I read this story at the bar of old college haunt, drinking my coffee black and making brilliant and acerbic notes on the side of the page. If you squinted hard enough, ignoring the bright glare of the sun on the window outside and the packed cafe inside, you would have sworn I was living inside that Edward Hopper painting. At least that's how I choose to write - I mean, remember - it.
For those not up-to-date on the Indie Elite crowd - last year, someone from University of Texas at Austin, where the now famous writer/director (and bff of the Wilson twins) Wes Anderson once studied (see: Bottle Rocket, Rushmore, The Darjeeling Limited and this Amex Commercial), found a short story he wrote in undergrad that was published in the school's literary magazine in 1989. The Ballad of Reading Milton.
There has been a lot of flack surrounding the ethics of (re)publishing his early work without permission, even comparing it to the practice of leaking the previously buried nude pics of a respected model or esteemed actress. Worth pondering, but for now I'll leave that to the peanut gallery, I'm just here for the review.
Even early on, the signature Wes Anderson style was clearly very present: quirky characters in a constant state of self-actualization who will never quite fit into their surroundings. Struggling Against Greatness, these characters see themselves in a certain, incomparable light, while as outsiders, we readers bear witness to the dichotomy of perception versus reality. As in The Royal Tenenbaums, The Ballad includes some slapstick physical comedy that is present, ironic, and simultaneously ignored by its characters. In some sense, its as heartbreaking here as it was in Rushmore.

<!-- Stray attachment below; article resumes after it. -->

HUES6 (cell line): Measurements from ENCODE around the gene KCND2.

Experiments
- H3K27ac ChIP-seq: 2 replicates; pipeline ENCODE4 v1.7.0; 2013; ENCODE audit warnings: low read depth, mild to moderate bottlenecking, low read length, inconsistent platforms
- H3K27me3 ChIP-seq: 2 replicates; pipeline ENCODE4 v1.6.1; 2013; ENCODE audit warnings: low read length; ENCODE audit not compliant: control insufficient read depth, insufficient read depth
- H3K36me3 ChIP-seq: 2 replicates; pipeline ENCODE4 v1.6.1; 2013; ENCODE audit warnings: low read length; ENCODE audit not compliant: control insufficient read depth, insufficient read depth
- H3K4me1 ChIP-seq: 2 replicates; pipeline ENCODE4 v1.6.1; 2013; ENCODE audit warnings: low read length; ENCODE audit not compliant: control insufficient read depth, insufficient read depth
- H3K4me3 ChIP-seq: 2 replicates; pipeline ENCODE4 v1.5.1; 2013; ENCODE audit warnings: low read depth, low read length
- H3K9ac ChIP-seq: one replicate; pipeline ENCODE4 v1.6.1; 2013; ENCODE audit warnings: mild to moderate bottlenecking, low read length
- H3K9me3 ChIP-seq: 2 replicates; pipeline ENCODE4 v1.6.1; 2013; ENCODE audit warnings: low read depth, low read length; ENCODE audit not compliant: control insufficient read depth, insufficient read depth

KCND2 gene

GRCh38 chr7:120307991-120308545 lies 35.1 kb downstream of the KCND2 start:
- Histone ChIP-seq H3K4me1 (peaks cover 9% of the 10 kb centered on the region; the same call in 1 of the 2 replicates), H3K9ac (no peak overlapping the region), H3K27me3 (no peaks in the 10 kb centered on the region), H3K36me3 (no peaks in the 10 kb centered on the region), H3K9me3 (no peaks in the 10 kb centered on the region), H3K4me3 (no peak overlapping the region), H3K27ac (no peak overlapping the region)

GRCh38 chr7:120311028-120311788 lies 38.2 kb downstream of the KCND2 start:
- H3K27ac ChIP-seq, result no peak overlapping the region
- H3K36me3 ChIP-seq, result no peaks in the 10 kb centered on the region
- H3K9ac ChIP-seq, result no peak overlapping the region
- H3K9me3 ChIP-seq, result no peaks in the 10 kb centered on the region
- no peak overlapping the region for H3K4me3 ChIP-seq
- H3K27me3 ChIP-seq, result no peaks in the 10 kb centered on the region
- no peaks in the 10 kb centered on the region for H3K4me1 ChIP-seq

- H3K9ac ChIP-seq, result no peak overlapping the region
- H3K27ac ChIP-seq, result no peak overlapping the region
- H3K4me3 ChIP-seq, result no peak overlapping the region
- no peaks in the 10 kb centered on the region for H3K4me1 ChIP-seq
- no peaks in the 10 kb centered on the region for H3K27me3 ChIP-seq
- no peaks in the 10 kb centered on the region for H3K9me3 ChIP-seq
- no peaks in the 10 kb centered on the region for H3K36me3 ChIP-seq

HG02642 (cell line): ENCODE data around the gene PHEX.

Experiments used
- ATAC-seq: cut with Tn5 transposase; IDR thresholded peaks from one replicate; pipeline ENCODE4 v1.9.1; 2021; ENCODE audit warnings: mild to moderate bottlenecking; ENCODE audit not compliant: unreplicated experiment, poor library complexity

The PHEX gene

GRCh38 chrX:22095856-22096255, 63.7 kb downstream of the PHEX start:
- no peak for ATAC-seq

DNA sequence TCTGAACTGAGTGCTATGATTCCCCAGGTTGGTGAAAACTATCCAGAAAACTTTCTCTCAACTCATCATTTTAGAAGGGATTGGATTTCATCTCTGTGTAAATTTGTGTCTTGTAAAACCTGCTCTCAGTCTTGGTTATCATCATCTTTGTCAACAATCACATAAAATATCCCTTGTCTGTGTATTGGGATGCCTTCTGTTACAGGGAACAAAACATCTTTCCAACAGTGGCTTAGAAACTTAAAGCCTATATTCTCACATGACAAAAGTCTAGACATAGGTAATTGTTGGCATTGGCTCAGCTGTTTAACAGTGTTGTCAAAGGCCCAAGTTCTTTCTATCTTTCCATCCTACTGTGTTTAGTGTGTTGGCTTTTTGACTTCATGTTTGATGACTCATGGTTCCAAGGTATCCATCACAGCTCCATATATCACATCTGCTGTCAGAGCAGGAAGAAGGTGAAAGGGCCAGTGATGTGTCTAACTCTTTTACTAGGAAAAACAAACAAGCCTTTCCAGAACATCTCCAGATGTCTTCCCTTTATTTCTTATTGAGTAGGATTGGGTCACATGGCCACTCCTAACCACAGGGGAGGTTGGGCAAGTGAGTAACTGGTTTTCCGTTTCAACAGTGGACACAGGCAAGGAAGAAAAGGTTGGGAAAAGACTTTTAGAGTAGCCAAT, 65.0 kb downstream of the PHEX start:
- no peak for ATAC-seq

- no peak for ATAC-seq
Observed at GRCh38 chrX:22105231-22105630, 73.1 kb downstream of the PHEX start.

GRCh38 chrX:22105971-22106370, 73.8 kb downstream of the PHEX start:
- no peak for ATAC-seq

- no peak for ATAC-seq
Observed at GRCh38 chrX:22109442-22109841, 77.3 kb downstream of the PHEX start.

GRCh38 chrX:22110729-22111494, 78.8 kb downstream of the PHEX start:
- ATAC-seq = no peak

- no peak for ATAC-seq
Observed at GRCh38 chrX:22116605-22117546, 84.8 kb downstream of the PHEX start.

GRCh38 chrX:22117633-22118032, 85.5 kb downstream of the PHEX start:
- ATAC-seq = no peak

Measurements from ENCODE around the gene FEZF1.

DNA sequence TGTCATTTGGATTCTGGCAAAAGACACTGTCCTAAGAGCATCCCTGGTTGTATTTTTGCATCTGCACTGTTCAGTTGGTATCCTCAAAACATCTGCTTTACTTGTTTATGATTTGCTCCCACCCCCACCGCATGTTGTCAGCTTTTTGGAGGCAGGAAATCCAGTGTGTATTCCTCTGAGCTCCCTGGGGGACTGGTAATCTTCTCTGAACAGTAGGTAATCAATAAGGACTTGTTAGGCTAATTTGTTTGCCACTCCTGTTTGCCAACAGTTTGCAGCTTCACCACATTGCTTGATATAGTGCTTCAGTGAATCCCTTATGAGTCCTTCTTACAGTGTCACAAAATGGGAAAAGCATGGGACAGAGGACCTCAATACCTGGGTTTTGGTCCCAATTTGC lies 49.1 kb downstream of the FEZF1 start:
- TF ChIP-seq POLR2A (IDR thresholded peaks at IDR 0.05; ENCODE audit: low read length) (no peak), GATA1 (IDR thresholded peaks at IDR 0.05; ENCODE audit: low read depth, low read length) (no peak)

The genius of hipster-god Anderson is undisputed, but it is a little comforting to know that in one small way, we were once the same - trying desperately, humorously to convey our intelligence and the knowledge we were soaking up in college. Consider the title, The Ballad of Reading Milton. Pretentious yes, but also kind of cute when you consider the period of life he was in. I think that at the tender age of 20, Wes Anderson saw his work as poetry, or at least informed by the poetry he was reading; in this case: John Milton's Paradise Lost. In his famous epic Milton wrote in order to justify the ways of God to men. In Ballad, who's ways are justified? The character Max? The writer Anderson? Maybe we'll never know. But I'll bet Wes' English professor was impressed.
The comparison to Salinger is obvious - some might even call it a rip off - but young writers are always inspired by their heroes, aren't they? Fine artists begin by painting the masters - that's how they learn - so why should writing be any different? And of course, teenage rebellion is a theme that will always be pertinent.
The one thread that I've yet to fully develop a theory on, are the three instances of spilled soda. Is the fact that they are all Dr. Pepper significant? Doubtful, although clearly culturally relevant - developed in Texas where the author wrote, "The world's oldest soda pop" is a point of pride for residents and found everywhere in the Lone Star State. I'm not sure the same could be said about New York - but it's a nice nod to Anderson's southern roots. The drinks spill three times within the story, once on purpose, once by pure accident, and once as an accident that could have been easily prevented. Why? A cheap catalyst to jump start some sort of action? Signs that identify the beginning, middle and end of the story?
There is lots of great stuff here to discuss, consider and write about. Feel free to jump in. And check out these thoughts from Anthony, a fan from Canada.